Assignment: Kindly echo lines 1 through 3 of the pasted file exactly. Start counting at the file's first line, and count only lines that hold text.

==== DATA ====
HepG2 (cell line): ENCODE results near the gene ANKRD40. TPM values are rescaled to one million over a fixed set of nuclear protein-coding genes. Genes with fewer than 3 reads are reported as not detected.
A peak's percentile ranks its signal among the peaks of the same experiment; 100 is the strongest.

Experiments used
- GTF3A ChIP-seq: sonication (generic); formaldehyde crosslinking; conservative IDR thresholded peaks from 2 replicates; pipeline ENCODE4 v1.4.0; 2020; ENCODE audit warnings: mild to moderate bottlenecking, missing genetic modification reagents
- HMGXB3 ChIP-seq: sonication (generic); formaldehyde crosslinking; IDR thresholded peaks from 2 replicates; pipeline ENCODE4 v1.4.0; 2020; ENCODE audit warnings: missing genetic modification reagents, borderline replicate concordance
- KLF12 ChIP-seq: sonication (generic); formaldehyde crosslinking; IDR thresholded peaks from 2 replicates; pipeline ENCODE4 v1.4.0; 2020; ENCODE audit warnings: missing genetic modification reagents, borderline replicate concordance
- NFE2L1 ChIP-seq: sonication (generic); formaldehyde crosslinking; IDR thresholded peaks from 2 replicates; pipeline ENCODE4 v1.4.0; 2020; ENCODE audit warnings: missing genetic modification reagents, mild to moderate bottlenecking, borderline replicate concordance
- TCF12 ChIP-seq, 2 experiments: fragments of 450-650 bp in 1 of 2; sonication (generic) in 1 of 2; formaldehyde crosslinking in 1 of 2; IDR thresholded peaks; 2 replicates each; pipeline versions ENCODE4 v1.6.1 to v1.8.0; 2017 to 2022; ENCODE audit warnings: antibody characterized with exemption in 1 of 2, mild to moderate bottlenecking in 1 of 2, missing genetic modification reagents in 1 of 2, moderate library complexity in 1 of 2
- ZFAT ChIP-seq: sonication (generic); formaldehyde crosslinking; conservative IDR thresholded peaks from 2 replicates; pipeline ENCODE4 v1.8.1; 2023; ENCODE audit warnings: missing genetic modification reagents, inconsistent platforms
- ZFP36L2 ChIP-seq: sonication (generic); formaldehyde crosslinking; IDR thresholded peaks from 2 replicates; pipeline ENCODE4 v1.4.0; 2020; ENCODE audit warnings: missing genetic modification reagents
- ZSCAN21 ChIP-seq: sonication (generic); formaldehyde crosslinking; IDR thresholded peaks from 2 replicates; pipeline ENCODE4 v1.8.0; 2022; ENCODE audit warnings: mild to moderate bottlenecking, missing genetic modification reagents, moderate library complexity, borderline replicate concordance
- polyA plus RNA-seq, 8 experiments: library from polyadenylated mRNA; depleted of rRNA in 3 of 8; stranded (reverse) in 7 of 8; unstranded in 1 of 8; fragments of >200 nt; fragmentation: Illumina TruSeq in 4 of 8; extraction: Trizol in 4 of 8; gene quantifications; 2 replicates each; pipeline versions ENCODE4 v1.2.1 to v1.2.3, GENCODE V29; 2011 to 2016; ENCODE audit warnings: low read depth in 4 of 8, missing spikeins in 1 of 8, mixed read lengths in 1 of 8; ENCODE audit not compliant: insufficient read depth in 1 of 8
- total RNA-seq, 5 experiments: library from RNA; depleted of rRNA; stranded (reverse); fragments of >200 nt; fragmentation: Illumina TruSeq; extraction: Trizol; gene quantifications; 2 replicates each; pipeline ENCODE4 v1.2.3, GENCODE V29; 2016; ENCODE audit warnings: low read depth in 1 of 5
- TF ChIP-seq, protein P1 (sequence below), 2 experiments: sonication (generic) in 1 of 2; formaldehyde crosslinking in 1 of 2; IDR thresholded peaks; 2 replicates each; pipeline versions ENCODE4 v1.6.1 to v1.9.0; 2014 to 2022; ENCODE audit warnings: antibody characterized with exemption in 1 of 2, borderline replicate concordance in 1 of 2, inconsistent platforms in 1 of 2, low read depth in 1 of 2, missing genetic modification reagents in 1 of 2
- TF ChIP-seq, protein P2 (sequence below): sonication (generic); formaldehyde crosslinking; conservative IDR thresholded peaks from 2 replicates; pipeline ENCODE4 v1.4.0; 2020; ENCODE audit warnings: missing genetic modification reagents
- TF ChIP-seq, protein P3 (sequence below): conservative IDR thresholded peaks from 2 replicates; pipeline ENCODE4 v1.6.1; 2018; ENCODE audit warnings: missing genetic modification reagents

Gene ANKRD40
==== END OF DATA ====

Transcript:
HepG2 (cell line): ENCODE results near the gene ANKRD40. TPM values are rescaled to one million over a fixed set of nuclear protein-coding genes. Genes with fewer than 3 reads are reported as not detected.
A peak's percentile ranks its signal among the peaks of the same experiment; 100 is the strongest.

Experiments used